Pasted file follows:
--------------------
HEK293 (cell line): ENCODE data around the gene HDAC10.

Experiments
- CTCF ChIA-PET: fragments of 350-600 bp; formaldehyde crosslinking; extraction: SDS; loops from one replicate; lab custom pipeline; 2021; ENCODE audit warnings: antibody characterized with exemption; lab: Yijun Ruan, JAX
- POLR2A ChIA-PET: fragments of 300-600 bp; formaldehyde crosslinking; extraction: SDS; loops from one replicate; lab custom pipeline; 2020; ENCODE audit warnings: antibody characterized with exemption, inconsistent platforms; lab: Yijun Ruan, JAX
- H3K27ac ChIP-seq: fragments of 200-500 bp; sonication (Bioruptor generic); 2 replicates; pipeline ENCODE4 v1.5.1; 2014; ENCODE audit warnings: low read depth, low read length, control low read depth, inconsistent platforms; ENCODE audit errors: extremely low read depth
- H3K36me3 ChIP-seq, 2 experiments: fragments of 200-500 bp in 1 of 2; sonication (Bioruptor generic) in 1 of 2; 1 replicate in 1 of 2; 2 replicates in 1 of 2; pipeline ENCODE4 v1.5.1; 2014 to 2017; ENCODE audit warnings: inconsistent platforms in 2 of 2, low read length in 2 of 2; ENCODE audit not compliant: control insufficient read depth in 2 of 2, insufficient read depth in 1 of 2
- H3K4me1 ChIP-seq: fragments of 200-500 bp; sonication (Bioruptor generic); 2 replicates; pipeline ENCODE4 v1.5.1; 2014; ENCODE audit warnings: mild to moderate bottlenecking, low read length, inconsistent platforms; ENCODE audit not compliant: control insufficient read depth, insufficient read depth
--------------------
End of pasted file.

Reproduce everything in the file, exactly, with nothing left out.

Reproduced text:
HEK293 (cell line): ENCODE data around the gene HDAC10.

Experiments
- CTCF ChIA-PET: fragments of 350-600 bp; formaldehyde crosslinking; extraction: SDS; loops from one replicate; lab custom pipeline; 2021; ENCODE audit warnings: antibody characterized with exemption; lab: Yijun Ruan, JAX
- POLR2A ChIA-PET: fragments of 300-600 bp; formaldehyde crosslinking; extraction: SDS; loops from one replicate; lab custom pipeline; 2020; ENCODE audit warnings: antibody characterized with exemption, inconsistent platforms; lab: Yijun Ruan, JAX
- H3K27ac ChIP-seq: fragments of 200-500 bp; sonication (Bioruptor generic); 2 replicates; pipeline ENCODE4 v1.5.1; 2014; ENCODE audit warnings: low read depth, low read length, control low read depth, inconsistent platforms; ENCODE audit errors: extremely low read depth
- H3K36me3 ChIP-seq, 2 experiments: fragments of 200-500 bp in 1 of 2; sonication (Bioruptor generic) in 1 of 2; 1 replicate in 1 of 2; 2 replicates in 1 of 2; pipeline ENCODE4 v1.5.1; 2014 to 2017; ENCODE audit warnings: inconsistent platforms in 2 of 2, low read length in 2 of 2; ENCODE audit not compliant: control insufficient read depth in 2 of 2, insufficient read depth in 1 of 2
- H3K4me1 ChIP-seq: fragments of 200-500 bp; sonication (Bioruptor generic); 2 replicates; pipeline ENCODE4 v1.5.1; 2014; ENCODE audit warnings: mild to moderate bottlenecking, low read length, inconsistent platforms; ENCODE audit not compliant: control insufficient read depth, insufficient read depth